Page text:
Friday, May 2, 2014
Greetings! I am Darth Kitty. Do not be confused by the picture. I am really very terrifying. I also speak in a very deep voice. I sound something like James Earl Jones. Let me tell you about my adventures. If you can believe it, I have lived in your world for over a week and in Mommy’s tummy for more than nine months. I am sure that sounds like an incredibly long time to you. It certainly does to me. What can I say, I am very old.
Living in Mommy’s tummy, I was not only the oldest person, but also the smartest and best looking. My one companion was Malach. He was my teacher, which means that he was not nearly as smart as me. In fact I would constantly refute all of his arguments. He postulated the existence of another world in which lived Abba and Mommy as well as many other people. Because of this he urged me to develop a theory of mind. To this I responded: “I think therefore I am everything.” Because of this, Malach decided to hit me on my upper lip so that I would forget all my unbelievable brilliance. He failed as I still know everything. The proof of this is that I cannot think of anything that I do not know. Nevertheless, I felt betrayed by Malach and have decided that, since he wanted me to forget him, I will take revenge by not believing in him ever again. Instead, I will accept the existence of Maimonidean ontological constructs.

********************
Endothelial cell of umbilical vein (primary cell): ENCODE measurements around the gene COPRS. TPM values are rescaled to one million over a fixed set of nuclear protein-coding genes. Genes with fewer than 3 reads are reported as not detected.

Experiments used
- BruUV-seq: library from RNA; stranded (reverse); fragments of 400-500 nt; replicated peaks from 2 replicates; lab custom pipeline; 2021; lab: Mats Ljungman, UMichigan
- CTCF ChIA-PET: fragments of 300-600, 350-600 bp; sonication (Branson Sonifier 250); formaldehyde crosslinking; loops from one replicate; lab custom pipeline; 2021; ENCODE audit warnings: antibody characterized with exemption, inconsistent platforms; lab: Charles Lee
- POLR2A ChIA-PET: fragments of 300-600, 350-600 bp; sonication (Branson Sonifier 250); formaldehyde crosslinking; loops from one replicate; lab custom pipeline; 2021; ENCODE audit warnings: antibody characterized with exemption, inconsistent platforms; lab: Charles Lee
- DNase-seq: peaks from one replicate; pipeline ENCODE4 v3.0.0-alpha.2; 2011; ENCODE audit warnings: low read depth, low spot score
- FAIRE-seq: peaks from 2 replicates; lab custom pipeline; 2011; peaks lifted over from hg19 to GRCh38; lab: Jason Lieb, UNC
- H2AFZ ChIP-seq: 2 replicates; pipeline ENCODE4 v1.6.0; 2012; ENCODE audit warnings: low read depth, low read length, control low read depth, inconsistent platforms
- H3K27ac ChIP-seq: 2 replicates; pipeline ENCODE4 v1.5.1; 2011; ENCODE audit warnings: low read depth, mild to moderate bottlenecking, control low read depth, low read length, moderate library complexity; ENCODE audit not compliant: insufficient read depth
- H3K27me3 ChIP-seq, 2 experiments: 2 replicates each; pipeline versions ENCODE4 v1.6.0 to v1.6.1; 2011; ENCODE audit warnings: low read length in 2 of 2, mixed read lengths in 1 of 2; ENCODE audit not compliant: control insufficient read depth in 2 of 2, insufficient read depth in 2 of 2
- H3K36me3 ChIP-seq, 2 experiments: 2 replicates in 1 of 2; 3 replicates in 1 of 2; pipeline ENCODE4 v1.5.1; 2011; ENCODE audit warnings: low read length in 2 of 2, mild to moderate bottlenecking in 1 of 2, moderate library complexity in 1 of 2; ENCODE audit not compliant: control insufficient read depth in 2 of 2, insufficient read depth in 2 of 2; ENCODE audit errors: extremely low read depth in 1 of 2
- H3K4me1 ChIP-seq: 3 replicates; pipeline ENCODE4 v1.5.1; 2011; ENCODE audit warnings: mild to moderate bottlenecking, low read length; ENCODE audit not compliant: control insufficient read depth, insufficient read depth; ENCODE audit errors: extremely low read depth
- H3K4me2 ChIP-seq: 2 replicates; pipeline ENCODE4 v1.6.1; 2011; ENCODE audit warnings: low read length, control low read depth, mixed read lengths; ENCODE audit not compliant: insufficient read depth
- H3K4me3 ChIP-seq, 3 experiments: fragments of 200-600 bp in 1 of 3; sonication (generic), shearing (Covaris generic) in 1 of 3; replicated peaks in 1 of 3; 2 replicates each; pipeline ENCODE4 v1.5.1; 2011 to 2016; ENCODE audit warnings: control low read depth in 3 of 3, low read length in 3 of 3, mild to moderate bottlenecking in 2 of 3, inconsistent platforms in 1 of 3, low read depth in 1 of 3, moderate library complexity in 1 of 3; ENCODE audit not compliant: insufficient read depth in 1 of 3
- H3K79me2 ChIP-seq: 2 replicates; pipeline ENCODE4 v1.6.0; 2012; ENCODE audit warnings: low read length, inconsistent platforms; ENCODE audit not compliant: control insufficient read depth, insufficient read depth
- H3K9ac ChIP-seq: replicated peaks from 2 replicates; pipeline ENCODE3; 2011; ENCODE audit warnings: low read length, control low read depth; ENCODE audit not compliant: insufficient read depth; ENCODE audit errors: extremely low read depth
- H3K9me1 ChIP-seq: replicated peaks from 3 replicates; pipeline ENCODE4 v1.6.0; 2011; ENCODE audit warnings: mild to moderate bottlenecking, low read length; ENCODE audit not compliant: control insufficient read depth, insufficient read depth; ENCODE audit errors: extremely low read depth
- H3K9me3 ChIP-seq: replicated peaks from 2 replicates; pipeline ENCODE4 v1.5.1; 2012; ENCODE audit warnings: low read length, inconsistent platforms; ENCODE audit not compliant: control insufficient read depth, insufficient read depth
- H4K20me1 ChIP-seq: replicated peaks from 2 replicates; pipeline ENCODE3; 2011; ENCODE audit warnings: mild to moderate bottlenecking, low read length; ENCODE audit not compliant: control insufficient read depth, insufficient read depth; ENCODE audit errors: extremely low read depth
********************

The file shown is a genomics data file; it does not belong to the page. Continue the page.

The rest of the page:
With Malach no longer putting up with my meshugas, I decided to introduce my own particular brand of antinomian messianic Judaism to your world. It was the last day of Passover, a holiday that is only meaningful to those who listen to the rabbis and lack the good sense to move to Israel, which allows you to more effectively anger God and be an obstacle to world peace. I caused Mommy’s water to break. Mommy’s friend had to drag Abba out of shul, where he had no business being in the first place, so that he should drive me around. I was displeased with Abba’s lack of zeal to violate Yom Tov so I caused his car to break down. Thus, Abba was forced to sit in the back seat while Mommy’s friend received the great mitzvah of driving on Yom Tov.